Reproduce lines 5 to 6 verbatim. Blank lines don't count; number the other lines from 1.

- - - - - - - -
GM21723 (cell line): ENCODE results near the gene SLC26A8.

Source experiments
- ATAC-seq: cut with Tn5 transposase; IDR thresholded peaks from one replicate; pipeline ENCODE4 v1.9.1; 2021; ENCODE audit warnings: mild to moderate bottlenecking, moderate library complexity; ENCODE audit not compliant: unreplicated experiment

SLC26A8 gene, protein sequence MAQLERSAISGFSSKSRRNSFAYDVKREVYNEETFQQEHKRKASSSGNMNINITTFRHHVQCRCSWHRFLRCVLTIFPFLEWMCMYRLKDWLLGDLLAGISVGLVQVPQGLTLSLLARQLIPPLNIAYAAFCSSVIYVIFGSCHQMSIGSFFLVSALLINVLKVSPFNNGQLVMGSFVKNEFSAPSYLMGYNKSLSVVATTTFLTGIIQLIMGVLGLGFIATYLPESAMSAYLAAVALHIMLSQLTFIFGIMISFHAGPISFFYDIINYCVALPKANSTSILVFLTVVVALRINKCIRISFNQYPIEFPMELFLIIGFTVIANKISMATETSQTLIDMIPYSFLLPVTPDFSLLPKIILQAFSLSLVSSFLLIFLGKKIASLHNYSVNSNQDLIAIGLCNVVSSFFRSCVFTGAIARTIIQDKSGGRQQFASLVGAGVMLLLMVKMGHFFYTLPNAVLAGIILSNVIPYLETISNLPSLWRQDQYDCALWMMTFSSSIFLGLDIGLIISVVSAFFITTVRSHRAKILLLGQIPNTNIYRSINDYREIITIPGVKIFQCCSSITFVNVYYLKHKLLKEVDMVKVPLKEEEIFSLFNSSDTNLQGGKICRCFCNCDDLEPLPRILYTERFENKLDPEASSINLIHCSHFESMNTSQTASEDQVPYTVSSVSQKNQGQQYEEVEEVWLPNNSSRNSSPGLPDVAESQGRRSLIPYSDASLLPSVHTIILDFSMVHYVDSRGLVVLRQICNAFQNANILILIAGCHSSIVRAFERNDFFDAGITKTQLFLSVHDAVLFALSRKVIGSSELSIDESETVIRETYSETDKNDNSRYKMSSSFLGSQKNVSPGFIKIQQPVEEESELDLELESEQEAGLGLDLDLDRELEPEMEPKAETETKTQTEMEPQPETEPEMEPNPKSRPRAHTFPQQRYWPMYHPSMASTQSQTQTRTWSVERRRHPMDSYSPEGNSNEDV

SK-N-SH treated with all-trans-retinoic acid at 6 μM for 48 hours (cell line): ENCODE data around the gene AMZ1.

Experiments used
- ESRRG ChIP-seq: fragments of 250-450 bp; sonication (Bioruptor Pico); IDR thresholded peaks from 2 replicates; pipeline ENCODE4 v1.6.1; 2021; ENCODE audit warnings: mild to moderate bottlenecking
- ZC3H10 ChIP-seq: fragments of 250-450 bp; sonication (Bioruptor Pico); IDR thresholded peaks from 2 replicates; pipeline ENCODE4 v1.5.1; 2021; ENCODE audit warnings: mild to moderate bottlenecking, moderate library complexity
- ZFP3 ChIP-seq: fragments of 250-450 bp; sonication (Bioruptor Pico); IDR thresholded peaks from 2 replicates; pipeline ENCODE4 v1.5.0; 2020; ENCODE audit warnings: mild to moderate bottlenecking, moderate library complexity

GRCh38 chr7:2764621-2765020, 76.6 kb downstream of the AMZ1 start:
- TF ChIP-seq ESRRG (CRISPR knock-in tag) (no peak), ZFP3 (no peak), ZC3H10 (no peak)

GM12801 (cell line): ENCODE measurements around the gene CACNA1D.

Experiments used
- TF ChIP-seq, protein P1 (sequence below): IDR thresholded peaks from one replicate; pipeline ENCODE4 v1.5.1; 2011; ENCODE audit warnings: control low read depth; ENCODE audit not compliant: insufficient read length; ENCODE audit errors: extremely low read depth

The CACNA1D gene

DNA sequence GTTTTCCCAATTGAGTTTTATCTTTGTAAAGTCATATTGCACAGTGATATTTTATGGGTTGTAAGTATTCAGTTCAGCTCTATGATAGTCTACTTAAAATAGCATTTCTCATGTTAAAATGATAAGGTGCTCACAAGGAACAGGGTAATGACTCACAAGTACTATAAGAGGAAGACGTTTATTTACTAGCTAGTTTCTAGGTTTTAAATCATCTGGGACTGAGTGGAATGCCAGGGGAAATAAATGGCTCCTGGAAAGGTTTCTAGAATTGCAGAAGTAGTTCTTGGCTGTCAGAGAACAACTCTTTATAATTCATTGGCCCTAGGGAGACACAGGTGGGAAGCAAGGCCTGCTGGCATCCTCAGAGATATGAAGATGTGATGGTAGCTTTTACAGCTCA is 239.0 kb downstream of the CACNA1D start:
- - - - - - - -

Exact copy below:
SK-N-SH treated with all-trans-retinoic acid at 6 μM for 48 hours (cell line): ENCODE data around the gene AMZ1.

Experiments used